Nearly everything about the Oakland Raiders is unlikely. They were formed in 1960. In 1959, when the AFL was just starting up, they had placed a team in Minneapolis. But the NFL had designs on ruining the AFL, so they went into Minneapolis and made the newly-formed AFL team an offer to join their established league. The Minneapolis team accepted and in 1961, they officially joined the NFL as the Minnesota Vikings. Meanwhile, the AFL scrambled to find a good replacement site for their eighth team. They weren't looking at Oakland because there was already an NFL team established in the Bay Area, Oakland hadn't asked for a team, and oh yeah, no one knew where the hell Oakland was. But the owner of the Los Angeles Chargers (now the San Diego Chargers) threatened to forfeit his team if a second team wasn't placed in California, and so Oakland was awarded the team on January 30, 1960, presumably to a populace asking themselves "What's an AFL?"

A name-the-team contest was held and the new Oakland franchise soon had its name... The Senors! Yes, you read that right, and after becoming the butt of local jokes and accusations that the contest was fixed (one of the owners was known to call his colleagues "Senor" all the time and really, would YOU call a team the Senors?) the owners yielded after nine days and gave the team the name that finished third in the contest: The Raiders. A rendition of actor Randolph Scott was quickly mocked up, which became the helmet logo the Raiders have used throughout their entire history. The Raiders were terrible for those first few years. At the end of their first year, they were also so badly strapped for money that Buffalo Bills owner Ralph Wilson loaned them $400,000 to keep them up and running.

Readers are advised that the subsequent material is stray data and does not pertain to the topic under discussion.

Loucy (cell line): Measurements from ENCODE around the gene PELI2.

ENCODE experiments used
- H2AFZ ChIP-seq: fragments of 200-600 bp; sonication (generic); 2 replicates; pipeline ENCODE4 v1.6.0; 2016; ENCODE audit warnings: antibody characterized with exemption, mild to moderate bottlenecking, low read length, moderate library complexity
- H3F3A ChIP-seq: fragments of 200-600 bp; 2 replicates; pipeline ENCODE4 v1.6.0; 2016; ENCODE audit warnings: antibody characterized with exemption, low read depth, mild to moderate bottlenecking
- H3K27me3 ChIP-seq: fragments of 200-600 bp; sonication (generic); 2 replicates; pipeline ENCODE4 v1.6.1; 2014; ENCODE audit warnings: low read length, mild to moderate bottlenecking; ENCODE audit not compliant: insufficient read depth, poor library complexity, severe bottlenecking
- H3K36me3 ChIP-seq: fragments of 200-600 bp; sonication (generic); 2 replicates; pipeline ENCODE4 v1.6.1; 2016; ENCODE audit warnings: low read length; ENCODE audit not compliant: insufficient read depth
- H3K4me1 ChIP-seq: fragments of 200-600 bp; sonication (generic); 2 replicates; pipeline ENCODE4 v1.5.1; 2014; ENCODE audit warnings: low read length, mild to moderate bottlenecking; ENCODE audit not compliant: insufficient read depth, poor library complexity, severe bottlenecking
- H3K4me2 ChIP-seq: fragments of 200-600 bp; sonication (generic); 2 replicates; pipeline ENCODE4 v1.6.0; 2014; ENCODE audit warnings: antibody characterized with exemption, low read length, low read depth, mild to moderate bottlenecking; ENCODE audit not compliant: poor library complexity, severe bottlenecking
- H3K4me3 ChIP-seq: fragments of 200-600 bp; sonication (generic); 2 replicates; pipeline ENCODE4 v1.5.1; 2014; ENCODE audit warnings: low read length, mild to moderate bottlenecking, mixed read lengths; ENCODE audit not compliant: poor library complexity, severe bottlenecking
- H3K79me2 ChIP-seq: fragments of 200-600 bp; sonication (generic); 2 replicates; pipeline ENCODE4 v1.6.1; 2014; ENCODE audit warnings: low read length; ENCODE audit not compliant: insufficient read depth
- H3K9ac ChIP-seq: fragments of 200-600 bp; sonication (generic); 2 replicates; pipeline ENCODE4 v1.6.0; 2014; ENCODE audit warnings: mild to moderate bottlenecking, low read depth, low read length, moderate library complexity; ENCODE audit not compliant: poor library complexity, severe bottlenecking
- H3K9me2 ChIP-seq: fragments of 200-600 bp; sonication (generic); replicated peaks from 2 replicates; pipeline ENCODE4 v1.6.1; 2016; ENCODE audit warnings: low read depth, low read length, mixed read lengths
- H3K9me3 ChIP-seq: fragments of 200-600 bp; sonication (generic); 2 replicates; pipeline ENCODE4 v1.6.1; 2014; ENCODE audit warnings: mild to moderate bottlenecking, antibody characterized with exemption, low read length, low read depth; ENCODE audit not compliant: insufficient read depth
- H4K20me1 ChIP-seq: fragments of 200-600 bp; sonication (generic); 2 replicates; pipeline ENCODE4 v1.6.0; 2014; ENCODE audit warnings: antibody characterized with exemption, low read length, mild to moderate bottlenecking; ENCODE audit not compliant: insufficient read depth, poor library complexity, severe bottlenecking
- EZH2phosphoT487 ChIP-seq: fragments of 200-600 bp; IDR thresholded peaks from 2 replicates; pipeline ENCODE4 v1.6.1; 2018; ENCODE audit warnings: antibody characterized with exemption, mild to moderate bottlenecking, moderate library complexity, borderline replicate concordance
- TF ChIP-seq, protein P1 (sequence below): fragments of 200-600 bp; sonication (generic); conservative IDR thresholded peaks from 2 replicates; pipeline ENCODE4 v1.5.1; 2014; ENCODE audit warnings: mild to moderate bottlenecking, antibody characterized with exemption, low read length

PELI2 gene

After the 1962 season, another bad year, the Raiders hired an assistant coach of the Chargers. This coach, Al Davis, became the very soul of the Oakland Raiders from then until his death last year. He initiated some of the slogans that helped define the Raider attitude: "Pride and Poise," "Commitment to Excellence," and "Just Win, Baby!" More importantly, in 1967 Davis's hand-picked coaching successor, John Rauch, took the Raiders to an AFL Championship (Davis left in 1966 and returned as part owner a year later), which bought them a ticket to the second AFL/NFL Championship - what is now universally known as the Super Bowl - in history. They got stomped by the Green Bay Packers pretty handily, 33-14.